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The Truth About Psychological Trauma and Drug Addiction

The Truth About Psychological Trauma and Drug Addiction

The connection between trauma, victimization, and addiction are often overlooked when it comes to treating addiction. However, going to meetings and getting a sponsor is not enough to ensure a full recovery for everyone. For some, it is necessary to address the underlying traumatic reasons for developing and sustaining addiction.

Challenges Brought on by Trauma

Trauma can lead to physical mental and emotional symptoms. The challenge with trauma is each person deals with trauma differently from the next. Individuals in recovery that have been affected by trauma are at an increased risk of:

  • Depression
  • Anxiety and high-stress levels
  • Relapse through self-medication
  • Attachment issues
  • Extreme fluctuations in mood
  • Lack of concentration and focus
  • Self-harming behaviors
  • Symptoms of chronic pain
  • Posttraumatic Stress / Trauma

According to the Rape Abuse Incest National Network,, those who have been sexually assaulted are more likely to use drugs than the general public. They are:

  • 3.4 times more likely to use marijuana
  • 6 times more likely to use cocaine
  • 10 times more likely to use other major drugs

Trauma is a distressing event in which a person feels threatened emotionally, psychologically or physically. Most people will experience trauma at some point in their lives. Whether it’s a car accident, abuse, neglect, or grieving the death of a loved one. While most people recover from trauma with the right support, others find that the effects of trauma are long lasting.

A person with trauma may live with deep emotional pain, fear, confusion or post-traumatic stress long after the traumatic event as past. Through suppose, guidance, and mental health treatment, healing is possible, but it certainly is not a quick process.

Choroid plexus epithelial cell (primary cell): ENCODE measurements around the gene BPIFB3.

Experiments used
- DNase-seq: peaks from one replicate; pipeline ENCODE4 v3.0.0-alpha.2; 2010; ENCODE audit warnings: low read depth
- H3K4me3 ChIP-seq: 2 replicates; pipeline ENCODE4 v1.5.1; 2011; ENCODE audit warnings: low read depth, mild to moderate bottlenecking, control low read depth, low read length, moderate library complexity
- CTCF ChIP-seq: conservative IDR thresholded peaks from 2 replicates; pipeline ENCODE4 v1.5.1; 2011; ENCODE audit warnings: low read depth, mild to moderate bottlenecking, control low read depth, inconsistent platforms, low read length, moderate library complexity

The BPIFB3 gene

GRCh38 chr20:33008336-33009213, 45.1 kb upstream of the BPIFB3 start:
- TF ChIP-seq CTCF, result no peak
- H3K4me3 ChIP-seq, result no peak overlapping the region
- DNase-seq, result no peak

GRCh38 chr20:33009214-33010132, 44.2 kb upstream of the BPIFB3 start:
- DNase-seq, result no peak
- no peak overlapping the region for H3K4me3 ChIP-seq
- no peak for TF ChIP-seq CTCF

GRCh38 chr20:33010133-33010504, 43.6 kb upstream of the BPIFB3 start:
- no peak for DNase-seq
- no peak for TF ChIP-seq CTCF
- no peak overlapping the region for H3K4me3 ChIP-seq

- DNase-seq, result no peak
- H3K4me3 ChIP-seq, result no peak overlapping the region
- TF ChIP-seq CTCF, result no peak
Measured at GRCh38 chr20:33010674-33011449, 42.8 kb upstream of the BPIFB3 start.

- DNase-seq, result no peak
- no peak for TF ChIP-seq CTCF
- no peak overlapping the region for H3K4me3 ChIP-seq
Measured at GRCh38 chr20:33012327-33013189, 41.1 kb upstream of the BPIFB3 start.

Some people associate post-traumatic stress disorder (PTSD) with war veterans, and while veterans commonly endure PTSD, anyone can endure PTSD.  Traumatic incidences like death, sexual assault, physical and emotional abuse can lead to PTSD symptoms.

PTSD is defined as the psychological reaction to severely stressful and threatening events. PTSD results in anxiety, flashbacks, depression and suicidal ideations. People who experience PTSD may continue to feel anxious even when no danger is present.

Studies reveal that 3.5% of the U.S. population will experience PTSD in any given 12-month period, and almost 37% of these cases can be classified as “severe.” Although men are more likely to experience traumatic events, women are actually twice more likely to develop PTSD from traumatic events than men are.  Some theorize this is due to the fact that women experience sexual assault at a higher rate than men do.

Not all trauma leads to PTSD. In fact, most do not. Some people are better able to develop effective coping strategies for their trauma such as therapy, support systems, and spirituality. The reason some are more resilient to trauma than others varies significantly. No one should feel ashamed about the way they manage and react to trauma.

Addiction is a major risk for those that endure trauma. The use of drugs can be a coping mechanism to temporally escape the PTSD symptoms commonly associated with trauma. Furthermore, mental illness like depression and anxiety often lead to the use of substances as a coping strategy. If you are struggling with mental illness or addiction, please call now 1-800-777-9588.

Author: Shernide Delva

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